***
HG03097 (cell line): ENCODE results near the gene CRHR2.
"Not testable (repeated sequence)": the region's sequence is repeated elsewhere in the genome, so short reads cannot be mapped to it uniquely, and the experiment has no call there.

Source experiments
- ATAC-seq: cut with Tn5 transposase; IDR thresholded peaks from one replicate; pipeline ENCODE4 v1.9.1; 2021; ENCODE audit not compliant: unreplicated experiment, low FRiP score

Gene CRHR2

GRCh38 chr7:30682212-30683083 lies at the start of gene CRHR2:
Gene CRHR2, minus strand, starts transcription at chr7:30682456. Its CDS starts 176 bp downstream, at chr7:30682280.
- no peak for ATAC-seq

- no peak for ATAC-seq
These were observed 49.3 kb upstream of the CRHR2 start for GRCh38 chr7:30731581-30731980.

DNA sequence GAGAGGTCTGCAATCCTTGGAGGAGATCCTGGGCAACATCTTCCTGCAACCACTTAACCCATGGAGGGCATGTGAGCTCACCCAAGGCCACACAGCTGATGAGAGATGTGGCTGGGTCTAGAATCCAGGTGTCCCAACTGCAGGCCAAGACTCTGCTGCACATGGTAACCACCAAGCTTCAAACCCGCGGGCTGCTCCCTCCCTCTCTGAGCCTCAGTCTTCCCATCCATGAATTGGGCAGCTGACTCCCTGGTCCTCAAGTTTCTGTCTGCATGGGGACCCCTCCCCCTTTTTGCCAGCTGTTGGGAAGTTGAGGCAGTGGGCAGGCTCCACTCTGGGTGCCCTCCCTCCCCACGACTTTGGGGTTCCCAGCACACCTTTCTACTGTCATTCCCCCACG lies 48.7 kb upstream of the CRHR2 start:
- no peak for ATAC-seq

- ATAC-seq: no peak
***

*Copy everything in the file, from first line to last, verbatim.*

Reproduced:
HG03097 (cell line): ENCODE results near the gene CRHR2.
"Not testable (repeated sequence)": the region's sequence is repeated elsewhere in the genome, so short reads cannot be mapped to it uniquely, and the experiment has no call there.

Source experiments
- ATAC-seq: cut with Tn5 transposase; IDR thresholded peaks from one replicate; pipeline ENCODE4 v1.9.1; 2021; ENCODE audit not compliant: unreplicated experiment, low FRiP score

Gene CRHR2

GRCh38 chr7:30682212-30683083 lies at the start of gene CRHR2:
Gene CRHR2, minus strand, starts transcription at chr7:30682456. Its CDS starts 176 bp downstream, at chr7:30682280.
- no peak for ATAC-seq

- no peak for ATAC-seq
These were observed 49.3 kb upstream of the CRHR2 start for GRCh38 chr7:30731581-30731980.

DNA sequence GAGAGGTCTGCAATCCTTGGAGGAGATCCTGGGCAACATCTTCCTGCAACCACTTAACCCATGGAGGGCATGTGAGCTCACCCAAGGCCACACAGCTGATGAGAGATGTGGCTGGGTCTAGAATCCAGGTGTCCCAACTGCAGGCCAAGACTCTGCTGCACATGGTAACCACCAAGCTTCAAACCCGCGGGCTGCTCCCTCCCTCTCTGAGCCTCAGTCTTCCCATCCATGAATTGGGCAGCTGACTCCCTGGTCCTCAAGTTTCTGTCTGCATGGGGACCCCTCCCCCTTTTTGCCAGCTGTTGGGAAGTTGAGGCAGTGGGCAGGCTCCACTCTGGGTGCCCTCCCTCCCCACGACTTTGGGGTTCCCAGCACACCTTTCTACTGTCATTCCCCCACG lies 48.7 kb upstream of the CRHR2 start:
- no peak for ATAC-seq

- ATAC-seq: no peak